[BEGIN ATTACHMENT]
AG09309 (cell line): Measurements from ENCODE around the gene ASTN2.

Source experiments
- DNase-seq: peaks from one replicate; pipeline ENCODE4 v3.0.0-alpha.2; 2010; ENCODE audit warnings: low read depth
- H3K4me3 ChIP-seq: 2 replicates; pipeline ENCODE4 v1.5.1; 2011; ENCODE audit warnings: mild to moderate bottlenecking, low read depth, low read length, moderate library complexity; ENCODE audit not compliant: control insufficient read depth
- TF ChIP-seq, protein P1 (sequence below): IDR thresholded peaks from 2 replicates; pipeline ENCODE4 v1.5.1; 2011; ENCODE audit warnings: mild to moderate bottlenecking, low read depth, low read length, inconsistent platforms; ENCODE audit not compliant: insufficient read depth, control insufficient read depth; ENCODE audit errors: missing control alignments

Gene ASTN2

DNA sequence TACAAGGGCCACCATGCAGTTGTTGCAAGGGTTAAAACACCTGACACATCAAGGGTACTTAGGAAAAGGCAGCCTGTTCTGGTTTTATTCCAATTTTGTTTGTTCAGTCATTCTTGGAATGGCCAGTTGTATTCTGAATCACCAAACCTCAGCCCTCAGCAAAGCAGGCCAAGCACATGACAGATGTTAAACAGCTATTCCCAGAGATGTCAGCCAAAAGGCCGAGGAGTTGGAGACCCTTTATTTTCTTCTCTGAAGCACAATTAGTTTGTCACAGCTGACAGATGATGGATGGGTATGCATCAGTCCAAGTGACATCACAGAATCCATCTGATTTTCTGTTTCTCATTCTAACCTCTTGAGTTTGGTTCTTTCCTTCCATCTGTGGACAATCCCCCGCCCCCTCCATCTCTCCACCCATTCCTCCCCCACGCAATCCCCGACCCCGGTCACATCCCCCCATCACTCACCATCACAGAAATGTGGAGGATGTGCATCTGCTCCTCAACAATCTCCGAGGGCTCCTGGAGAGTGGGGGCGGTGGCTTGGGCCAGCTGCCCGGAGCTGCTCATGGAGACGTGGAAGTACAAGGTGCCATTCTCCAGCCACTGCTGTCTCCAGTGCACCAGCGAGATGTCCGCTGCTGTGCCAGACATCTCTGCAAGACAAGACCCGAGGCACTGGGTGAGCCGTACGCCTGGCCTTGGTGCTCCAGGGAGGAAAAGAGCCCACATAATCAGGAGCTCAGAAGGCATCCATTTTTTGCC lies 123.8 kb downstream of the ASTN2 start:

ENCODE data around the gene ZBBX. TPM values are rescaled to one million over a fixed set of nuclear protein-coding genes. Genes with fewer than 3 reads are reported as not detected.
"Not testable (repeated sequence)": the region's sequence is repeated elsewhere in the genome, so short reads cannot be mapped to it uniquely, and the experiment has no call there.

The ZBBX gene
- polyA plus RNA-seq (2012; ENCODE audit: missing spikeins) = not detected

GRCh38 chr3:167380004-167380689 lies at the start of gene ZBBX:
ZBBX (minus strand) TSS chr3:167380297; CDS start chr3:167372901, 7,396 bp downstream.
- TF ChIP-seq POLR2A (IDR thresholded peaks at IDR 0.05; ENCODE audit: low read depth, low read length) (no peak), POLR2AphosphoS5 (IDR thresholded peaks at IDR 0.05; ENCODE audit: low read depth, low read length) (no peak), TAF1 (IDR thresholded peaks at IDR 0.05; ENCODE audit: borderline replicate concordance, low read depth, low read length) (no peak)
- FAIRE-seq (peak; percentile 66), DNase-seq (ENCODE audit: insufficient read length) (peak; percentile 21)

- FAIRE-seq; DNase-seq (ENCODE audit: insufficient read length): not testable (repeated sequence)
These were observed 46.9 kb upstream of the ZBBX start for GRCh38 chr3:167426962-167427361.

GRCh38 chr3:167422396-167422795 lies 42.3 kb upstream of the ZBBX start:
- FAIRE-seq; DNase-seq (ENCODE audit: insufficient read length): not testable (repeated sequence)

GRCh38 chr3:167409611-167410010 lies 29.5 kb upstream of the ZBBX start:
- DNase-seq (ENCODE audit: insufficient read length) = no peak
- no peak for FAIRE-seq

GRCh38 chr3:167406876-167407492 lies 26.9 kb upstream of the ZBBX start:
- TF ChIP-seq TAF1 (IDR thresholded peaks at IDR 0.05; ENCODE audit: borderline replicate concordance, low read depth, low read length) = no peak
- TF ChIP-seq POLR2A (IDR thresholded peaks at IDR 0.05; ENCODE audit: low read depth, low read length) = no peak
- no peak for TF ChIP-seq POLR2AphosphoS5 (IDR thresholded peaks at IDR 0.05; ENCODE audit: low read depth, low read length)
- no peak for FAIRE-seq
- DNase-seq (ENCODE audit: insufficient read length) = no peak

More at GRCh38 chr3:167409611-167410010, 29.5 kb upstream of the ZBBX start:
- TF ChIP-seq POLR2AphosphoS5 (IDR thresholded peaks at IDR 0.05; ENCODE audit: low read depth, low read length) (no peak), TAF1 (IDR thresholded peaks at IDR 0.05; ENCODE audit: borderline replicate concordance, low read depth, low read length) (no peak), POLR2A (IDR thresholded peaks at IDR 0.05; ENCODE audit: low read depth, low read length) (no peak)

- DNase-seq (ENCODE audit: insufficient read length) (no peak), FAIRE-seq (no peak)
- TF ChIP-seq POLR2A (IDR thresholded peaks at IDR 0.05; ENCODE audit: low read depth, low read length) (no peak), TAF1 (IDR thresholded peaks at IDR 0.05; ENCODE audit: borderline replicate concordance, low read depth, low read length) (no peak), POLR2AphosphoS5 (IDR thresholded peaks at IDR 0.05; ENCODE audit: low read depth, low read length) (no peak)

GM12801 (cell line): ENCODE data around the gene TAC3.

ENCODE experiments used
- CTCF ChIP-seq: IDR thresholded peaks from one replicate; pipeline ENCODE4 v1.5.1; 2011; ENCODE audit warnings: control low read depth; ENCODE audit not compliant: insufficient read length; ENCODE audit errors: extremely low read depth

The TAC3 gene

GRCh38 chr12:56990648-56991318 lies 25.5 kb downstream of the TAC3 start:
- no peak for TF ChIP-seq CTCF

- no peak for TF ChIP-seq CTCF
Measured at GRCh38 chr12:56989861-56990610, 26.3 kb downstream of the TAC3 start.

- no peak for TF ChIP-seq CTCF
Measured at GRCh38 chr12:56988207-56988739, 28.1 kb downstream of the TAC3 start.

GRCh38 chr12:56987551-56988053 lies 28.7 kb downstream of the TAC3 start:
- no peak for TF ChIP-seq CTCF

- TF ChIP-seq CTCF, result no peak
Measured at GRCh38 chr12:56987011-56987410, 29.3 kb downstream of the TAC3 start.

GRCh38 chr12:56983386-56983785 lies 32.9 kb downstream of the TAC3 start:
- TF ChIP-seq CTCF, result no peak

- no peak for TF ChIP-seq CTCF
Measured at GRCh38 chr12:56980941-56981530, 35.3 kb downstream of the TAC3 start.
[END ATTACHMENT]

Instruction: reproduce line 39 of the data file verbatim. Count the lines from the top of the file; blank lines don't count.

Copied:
- no peak for TF ChIP-seq CTCF